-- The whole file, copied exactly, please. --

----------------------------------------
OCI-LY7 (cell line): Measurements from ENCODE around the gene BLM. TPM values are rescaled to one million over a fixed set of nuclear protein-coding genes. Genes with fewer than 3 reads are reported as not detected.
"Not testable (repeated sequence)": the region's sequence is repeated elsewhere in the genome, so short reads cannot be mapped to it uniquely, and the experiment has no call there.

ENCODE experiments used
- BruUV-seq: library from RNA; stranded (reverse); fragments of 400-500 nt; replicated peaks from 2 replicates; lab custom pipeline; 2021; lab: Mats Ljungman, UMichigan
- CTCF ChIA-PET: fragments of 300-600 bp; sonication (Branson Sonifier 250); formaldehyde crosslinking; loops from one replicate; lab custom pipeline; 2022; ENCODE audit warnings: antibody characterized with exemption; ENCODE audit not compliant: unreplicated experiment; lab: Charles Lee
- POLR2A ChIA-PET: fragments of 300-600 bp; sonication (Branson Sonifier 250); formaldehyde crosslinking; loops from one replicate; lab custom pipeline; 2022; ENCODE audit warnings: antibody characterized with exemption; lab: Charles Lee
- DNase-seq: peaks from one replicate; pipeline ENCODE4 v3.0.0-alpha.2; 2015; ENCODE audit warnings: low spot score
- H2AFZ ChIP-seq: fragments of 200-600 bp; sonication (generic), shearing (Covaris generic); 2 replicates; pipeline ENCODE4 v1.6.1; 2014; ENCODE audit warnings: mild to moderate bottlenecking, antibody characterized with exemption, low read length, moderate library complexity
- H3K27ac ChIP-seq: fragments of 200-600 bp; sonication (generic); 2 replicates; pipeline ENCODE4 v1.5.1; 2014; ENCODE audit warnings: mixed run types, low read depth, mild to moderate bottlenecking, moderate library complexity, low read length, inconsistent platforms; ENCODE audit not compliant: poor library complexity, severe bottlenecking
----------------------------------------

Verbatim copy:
OCI-LY7 (cell line): Measurements from ENCODE around the gene BLM. TPM values are rescaled to one million over a fixed set of nuclear protein-coding genes. Genes with fewer than 3 reads are reported as not detected.
"Not testable (repeated sequence)": the region's sequence is repeated elsewhere in the genome, so short reads cannot be mapped to it uniquely, and the experiment has no call there.

ENCODE experiments used
- BruUV-seq: library from RNA; stranded (reverse); fragments of 400-500 nt; replicated peaks from 2 replicates; lab custom pipeline; 2021; lab: Mats Ljungman, UMichigan
- CTCF ChIA-PET: fragments of 300-600 bp; sonication (Branson Sonifier 250); formaldehyde crosslinking; loops from one replicate; lab custom pipeline; 2022; ENCODE audit warnings: antibody characterized with exemption; ENCODE audit not compliant: unreplicated experiment; lab: Charles Lee
- POLR2A ChIA-PET: fragments of 300-600 bp; sonication (Branson Sonifier 250); formaldehyde crosslinking; loops from one replicate; lab custom pipeline; 2022; ENCODE audit warnings: antibody characterized with exemption; lab: Charles Lee
- DNase-seq: peaks from one replicate; pipeline ENCODE4 v3.0.0-alpha.2; 2015; ENCODE audit warnings: low spot score
- H2AFZ ChIP-seq: fragments of 200-600 bp; sonication (generic), shearing (Covaris generic); 2 replicates; pipeline ENCODE4 v1.6.1; 2014; ENCODE audit warnings: mild to moderate bottlenecking, antibody characterized with exemption, low read length, moderate library complexity
- H3K27ac ChIP-seq: fragments of 200-600 bp; sonication (generic); 2 replicates; pipeline ENCODE4 v1.5.1; 2014; ENCODE audit warnings: mixed run types, low read depth, mild to moderate bottlenecking, moderate library complexity, low read length, inconsistent platforms; ENCODE audit not compliant: poor library complexity, severe bottlenecking